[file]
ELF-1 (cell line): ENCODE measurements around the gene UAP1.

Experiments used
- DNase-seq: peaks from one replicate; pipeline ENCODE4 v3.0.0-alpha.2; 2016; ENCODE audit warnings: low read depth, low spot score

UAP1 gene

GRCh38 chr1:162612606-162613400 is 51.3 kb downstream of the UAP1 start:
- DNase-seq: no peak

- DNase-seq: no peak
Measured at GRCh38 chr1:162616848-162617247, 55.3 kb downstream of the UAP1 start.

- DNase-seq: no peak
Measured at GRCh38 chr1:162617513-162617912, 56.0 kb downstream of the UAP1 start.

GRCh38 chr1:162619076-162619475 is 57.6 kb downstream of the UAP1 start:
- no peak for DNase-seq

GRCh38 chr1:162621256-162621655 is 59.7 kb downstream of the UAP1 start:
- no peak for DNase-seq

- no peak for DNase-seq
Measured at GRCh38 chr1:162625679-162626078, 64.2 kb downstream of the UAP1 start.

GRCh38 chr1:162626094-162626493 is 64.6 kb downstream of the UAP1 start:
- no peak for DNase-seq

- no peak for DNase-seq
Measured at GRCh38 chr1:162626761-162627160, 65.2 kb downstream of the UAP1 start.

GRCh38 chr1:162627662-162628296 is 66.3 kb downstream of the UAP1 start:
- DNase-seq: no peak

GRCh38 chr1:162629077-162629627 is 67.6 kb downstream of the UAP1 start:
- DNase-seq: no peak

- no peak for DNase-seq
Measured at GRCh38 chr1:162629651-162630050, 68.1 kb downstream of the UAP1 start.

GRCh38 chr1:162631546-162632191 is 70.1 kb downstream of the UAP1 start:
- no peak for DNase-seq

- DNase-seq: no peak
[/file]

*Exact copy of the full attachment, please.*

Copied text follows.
ELF-1 (cell line): ENCODE measurements around the gene UAP1.

Experiments used
- DNase-seq: peaks from one replicate; pipeline ENCODE4 v3.0.0-alpha.2; 2016; ENCODE audit warnings: low read depth, low spot score

UAP1 gene

GRCh38 chr1:162612606-162613400 is 51.3 kb downstream of the UAP1 start:
- DNase-seq: no peak

- DNase-seq: no peak
Measured at GRCh38 chr1:162616848-162617247, 55.3 kb downstream of the UAP1 start.

- DNase-seq: no peak
Measured at GRCh38 chr1:162617513-162617912, 56.0 kb downstream of the UAP1 start.

GRCh38 chr1:162619076-162619475 is 57.6 kb downstream of the UAP1 start:
- no peak for DNase-seq

GRCh38 chr1:162621256-162621655 is 59.7 kb downstream of the UAP1 start:
- no peak for DNase-seq

- no peak for DNase-seq
Measured at GRCh38 chr1:162625679-162626078, 64.2 kb downstream of the UAP1 start.

GRCh38 chr1:162626094-162626493 is 64.6 kb downstream of the UAP1 start:
- no peak for DNase-seq

- no peak for DNase-seq
Measured at GRCh38 chr1:162626761-162627160, 65.2 kb downstream of the UAP1 start.

GRCh38 chr1:162627662-162628296 is 66.3 kb downstream of the UAP1 start:
- DNase-seq: no peak

GRCh38 chr1:162629077-162629627 is 67.6 kb downstream of the UAP1 start:
- DNase-seq: no peak

- no peak for DNase-seq
Measured at GRCh38 chr1:162629651-162630050, 68.1 kb downstream of the UAP1 start.

GRCh38 chr1:162631546-162632191 is 70.1 kb downstream of the UAP1 start:
- no peak for DNase-seq

- DNase-seq: no peak